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Modernize It - Ponyboy's Story in Our Time


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Parodies, satires, and modern day adaptations are rich with literary elements. Moreover, they are valuable assets for teaching students about literature. Through creative writing, students learn to use literary elements in context, committing mastery of these terms to memory.

A valuable assignment you can give students is to have them create their own modern day adaptation. Have students rewrite the ending by choosing a more contemporary setting, or by choosing a current event that is closely related to the plot of The Outsiders.

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Student Instructions

Create a plot diagram for an original story that takes ideas from The Outsiders.


  1. Plan out an original story using Exposition, Conflict, Rising Action, Climax, Falling Action, and Resolution.
  2. Create an image that represents an important moment or set of events for each of the story components. This is YOUR story, so get creative!
  3. Write a description of each of the steps in the plot diagram.



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Make Vocabulary Stand Out from the Crowd


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Another great way to engage your students is to have them create a storyboard that uses vocabulary from The Outsiders. Here is a list of a few vocabulary words commonly taught with the novel and an example of a visual vocabulary board.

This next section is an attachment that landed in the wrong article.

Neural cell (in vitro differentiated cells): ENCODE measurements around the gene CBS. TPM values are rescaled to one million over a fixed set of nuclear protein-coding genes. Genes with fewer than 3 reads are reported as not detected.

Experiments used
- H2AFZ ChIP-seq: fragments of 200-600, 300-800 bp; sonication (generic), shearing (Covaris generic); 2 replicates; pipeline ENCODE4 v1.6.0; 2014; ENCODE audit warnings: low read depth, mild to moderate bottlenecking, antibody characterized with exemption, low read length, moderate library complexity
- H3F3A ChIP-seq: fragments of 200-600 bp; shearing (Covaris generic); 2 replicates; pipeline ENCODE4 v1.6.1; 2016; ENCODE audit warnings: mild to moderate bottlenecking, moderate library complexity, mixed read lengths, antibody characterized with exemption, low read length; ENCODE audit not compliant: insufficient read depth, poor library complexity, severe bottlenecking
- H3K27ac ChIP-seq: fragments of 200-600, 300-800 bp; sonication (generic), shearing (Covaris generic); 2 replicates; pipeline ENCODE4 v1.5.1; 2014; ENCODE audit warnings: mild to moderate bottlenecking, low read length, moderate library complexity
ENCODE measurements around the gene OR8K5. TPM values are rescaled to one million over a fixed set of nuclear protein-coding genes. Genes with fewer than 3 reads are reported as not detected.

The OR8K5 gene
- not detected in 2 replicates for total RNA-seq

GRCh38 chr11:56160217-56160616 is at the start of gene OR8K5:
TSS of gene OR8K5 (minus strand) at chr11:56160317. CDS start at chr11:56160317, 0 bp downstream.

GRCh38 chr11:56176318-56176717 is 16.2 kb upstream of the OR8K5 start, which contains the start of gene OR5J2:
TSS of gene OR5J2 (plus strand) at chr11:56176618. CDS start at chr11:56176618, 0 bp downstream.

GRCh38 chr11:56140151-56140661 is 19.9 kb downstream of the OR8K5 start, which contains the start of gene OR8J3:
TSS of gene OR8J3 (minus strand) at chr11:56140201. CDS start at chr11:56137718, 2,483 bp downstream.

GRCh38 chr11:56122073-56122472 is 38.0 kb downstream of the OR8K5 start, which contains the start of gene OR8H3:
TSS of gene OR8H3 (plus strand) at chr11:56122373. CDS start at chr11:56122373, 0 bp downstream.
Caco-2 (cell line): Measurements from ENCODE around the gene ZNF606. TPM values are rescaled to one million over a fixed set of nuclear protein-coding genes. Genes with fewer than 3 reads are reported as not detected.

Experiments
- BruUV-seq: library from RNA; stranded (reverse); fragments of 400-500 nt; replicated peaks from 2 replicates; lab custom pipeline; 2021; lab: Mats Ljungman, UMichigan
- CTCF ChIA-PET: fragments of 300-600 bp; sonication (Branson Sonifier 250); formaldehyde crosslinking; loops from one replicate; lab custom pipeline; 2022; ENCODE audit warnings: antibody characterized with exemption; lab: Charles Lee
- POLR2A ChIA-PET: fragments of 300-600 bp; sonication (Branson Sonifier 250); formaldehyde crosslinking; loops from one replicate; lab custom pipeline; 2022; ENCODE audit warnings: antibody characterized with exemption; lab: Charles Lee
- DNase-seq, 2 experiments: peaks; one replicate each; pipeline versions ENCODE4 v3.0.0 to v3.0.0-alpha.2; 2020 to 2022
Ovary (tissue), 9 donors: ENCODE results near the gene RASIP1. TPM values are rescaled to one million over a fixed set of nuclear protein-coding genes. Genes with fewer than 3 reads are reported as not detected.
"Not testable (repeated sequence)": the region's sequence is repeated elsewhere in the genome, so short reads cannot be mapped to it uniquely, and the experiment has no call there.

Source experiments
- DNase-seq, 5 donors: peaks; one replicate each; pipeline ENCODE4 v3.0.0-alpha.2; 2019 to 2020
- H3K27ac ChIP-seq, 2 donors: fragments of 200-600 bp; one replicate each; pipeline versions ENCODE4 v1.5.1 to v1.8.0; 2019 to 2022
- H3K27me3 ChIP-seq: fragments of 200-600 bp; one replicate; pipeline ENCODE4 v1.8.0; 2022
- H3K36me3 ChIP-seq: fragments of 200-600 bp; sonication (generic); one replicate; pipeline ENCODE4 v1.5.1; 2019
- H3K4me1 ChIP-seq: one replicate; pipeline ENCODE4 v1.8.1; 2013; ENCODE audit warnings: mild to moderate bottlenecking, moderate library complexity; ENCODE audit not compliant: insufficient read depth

Vocabulary Words from The Outsiders

  • stupor
  • delirious
  • madras
  • bootlegging
  • cowlick
  • veered
  • elite
  • winced
  • contemptuously
  • nonchalantly
  • gorged
  • aghast
  • acquitted


In the vocabulary board students can choose between coming up with their use of the vocabulary board, finding the specific example from the text, or depicting it without words.

(These instructions are completely customizable. After clicking "Copy Assignment", change the description of the assignment in your Dashboard.)


Student Instructions

Demonstrate your understanding of the vocabulary words in The Outsiders by creating visualizations.


  1. Choose three vocabulary words from the story and type them in the title boxes.
  2. Find the definition in a print or online dictionary and type it in the description boxes.
  3. Illustrate the meaning of the word in the cell using a combination of scenes, characters, and items.
  4. Add the sentence from the book, or come up with your own sentence that uses the vocabulary word.
  5. Save and submit your storyboard.



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A Quick Synopsis of The Outsiders Book

The Outsiders begins with Ponyboy Curtis, a member of a gang called the "Greasers", being jumped by a rival gang, the "Socs", outside a movie theater. Throughout the novel, tempers between the two gangs flare, and Ponyboy struggles with his brother, who becomes increasingly tough on him. After coming home late one night, he gets into a fight with his brother and runs away to meet up with his best friend Johnny, also a Greaser. As they wander around the neighborhood, they are again jumped by drunken Socs who nearly drown Ponyboy in a fountain. Out of terror, Johnny stabs Bob, a Soc, and kills him, forcing Johnny and Ponyboy to hide in an abandoned church.